Kathleen Somera-Molina, Head of SMA Global Medical Affairs at Biogen Shares Insights on New Data Published about SPINRAZA
- Kathleen spoke about the results of a new study published in Advances in Therapy evaluating real-world adherence to SPINRAZA (nusinersen) with its unique dosing schedule among people with spinal muscular atrophy (SMA)
- She also talked about the overall adherence rates to nusinersen. She highlighted that adherence was higher during the maintenance phase than the loading phase in the claims analysis vs. EHR analysis which saw similar adherence in both cases
- The interview highlights how Biogen is advancing its research aimed at addressing unmet needs and improving clinical outcomes for individuals impacted by SMA
Smriti: Congratulation on the publication, this is a very informative piece. Can we start giving a key outcome of the published paper?
Kathleen Somera-Molina: A study recently published in Advances in Therapy evaluated real-world adherence to SPINRAZA® (nusinersen) with its unique dosing schedule among people with spinal muscular atrophy (SMA). Results show most SPINRAZA doses were received on time, consistent with the recommended dosing schedule.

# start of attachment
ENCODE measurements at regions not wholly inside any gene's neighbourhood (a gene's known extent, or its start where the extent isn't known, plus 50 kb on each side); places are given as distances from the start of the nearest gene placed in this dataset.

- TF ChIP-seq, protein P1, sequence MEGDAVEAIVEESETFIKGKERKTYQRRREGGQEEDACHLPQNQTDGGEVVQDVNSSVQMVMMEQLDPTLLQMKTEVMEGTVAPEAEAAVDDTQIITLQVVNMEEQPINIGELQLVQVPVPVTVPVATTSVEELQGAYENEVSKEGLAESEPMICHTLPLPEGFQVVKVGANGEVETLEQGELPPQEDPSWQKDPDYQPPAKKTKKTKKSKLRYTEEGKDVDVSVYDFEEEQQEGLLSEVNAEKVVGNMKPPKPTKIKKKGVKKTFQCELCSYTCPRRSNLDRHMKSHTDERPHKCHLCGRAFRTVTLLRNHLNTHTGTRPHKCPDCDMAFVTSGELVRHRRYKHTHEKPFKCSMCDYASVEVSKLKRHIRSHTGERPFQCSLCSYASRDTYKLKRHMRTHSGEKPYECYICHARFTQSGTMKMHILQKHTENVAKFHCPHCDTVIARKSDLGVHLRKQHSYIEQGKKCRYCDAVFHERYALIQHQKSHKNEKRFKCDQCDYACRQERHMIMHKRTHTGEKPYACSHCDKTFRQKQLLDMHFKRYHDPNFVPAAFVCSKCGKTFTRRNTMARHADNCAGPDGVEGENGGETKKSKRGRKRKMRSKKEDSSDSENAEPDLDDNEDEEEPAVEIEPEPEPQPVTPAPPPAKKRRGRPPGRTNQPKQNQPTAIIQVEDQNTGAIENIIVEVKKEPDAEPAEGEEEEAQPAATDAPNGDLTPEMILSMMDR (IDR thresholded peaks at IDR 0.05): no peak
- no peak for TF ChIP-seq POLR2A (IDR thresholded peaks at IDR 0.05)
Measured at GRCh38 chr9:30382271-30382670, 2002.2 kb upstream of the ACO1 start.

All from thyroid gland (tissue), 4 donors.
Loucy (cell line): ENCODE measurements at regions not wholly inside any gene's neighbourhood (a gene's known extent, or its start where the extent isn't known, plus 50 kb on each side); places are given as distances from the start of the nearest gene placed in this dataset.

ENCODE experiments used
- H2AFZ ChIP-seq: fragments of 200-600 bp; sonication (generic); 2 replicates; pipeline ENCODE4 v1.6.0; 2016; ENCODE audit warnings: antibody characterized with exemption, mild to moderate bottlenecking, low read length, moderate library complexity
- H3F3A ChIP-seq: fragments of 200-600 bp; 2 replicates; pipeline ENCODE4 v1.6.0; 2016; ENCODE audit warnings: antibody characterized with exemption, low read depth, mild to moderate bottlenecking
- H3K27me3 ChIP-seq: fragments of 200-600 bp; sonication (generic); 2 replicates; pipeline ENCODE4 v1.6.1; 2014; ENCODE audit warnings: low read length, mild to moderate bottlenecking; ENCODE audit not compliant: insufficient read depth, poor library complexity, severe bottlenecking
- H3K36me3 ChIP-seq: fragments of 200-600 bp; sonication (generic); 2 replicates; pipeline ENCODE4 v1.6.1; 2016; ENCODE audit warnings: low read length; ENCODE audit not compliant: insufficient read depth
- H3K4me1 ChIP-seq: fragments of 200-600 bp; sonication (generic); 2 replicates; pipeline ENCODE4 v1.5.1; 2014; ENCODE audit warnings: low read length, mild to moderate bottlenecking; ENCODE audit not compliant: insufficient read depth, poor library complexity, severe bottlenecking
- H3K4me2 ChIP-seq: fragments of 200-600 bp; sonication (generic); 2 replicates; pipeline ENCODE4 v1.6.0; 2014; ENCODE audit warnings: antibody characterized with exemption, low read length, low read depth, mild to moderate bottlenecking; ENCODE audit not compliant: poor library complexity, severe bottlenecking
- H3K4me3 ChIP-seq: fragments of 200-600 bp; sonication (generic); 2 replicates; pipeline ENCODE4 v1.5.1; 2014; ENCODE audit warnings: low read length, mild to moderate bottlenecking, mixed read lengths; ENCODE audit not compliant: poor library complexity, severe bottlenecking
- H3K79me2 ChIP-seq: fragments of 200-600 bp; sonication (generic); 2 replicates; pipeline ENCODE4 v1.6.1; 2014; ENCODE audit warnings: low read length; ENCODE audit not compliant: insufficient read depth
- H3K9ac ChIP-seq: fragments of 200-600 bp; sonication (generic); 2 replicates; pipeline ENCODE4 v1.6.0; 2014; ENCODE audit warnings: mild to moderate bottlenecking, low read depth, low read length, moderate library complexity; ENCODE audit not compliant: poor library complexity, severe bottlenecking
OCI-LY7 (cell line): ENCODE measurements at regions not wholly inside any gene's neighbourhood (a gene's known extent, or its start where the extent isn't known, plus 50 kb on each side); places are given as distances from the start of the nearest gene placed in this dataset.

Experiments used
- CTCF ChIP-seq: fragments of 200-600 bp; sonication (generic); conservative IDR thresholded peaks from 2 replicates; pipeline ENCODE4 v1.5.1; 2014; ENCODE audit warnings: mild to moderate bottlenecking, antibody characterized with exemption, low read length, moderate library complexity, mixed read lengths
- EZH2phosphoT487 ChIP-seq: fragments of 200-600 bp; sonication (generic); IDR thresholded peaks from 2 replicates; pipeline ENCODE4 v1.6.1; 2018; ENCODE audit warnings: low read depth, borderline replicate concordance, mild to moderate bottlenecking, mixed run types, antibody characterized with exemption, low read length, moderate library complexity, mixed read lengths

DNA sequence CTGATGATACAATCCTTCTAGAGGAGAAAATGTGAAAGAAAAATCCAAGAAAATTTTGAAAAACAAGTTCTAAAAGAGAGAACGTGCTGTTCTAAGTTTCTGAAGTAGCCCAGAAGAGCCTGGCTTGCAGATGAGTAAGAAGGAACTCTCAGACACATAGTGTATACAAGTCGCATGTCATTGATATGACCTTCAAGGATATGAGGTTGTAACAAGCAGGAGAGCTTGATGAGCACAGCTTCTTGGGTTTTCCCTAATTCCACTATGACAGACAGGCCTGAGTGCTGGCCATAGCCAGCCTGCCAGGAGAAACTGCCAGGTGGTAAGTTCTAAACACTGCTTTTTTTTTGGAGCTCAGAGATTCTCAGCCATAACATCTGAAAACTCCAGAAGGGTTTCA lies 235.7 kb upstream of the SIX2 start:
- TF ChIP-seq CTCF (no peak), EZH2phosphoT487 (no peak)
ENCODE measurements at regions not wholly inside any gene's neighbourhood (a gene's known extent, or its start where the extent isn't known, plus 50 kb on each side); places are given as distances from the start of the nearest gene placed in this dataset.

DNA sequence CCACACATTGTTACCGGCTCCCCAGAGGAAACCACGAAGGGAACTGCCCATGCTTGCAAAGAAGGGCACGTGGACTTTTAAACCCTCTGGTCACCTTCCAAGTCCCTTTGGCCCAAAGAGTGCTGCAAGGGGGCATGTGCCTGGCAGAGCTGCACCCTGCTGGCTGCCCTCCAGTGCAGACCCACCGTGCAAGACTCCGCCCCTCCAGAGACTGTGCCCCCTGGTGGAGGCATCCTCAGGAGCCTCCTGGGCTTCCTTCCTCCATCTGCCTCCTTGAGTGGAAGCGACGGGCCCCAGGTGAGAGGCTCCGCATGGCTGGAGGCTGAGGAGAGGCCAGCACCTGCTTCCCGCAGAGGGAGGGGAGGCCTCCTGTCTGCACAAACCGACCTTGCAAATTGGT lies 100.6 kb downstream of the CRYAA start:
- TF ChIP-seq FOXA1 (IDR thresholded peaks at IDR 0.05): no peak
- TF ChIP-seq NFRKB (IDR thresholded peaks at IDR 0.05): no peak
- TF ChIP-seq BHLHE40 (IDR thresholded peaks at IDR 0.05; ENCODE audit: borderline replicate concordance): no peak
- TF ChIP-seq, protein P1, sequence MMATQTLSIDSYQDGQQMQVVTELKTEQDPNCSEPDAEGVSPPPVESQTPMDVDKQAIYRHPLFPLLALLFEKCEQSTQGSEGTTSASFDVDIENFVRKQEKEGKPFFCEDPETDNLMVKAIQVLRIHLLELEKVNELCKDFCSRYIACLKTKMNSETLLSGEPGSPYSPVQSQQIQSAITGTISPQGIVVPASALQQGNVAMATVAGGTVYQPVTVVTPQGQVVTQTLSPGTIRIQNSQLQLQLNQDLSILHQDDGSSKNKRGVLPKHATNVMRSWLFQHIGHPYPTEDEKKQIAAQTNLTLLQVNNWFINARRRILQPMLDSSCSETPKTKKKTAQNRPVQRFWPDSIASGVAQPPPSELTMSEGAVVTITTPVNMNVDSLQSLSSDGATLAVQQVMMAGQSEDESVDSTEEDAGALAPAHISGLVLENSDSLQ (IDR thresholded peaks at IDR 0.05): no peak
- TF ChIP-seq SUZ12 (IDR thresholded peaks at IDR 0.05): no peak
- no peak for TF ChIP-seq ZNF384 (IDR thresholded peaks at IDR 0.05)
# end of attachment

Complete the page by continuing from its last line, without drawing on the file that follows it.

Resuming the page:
The study findings also highlight the importance of careful methodological approaches when using real-world administrative databases for evaluation of treatment patterns with SPINRAZA.
Smriti: Can you provide a brief overview of the study and its objectives?
Kathleen Somera-Molina: SMA is a rare neuromuscular disease characterized by progressive muscular atrophy and weakness. SPINRAZA was the first treatment approved for SMA and has a unique dosing schedule administered through lumbar puncture. The U.S. Food and Drug Administration (FDA)-approved dosing regimen is three loading doses at 14-day intervals, a fourth loading dose 30 days later, and maintenance doses every 4 months thereafter.
Using two large US databases, one based on U.S. electronic health records (EHR) and the other on commercial insurance and Medicaid claims, researchers evaluated real-world adherence to nusinersen with its unique dosing schedule among generalizable populations of patients with SMA.
Smriti: What were the adherence issues which are being addressed with this drug and in this analysis?
Kathleen Somera-Molina: Adherence to medicines in the real world is important for patients with chronic disease to see long-term benefits of treatment. This study shows the importance and challenges of measuring adherence using real-world administrative data sources. This is especially important for drugs given through lumbar puncture with unique dosing schedules, such as SPINRAZA.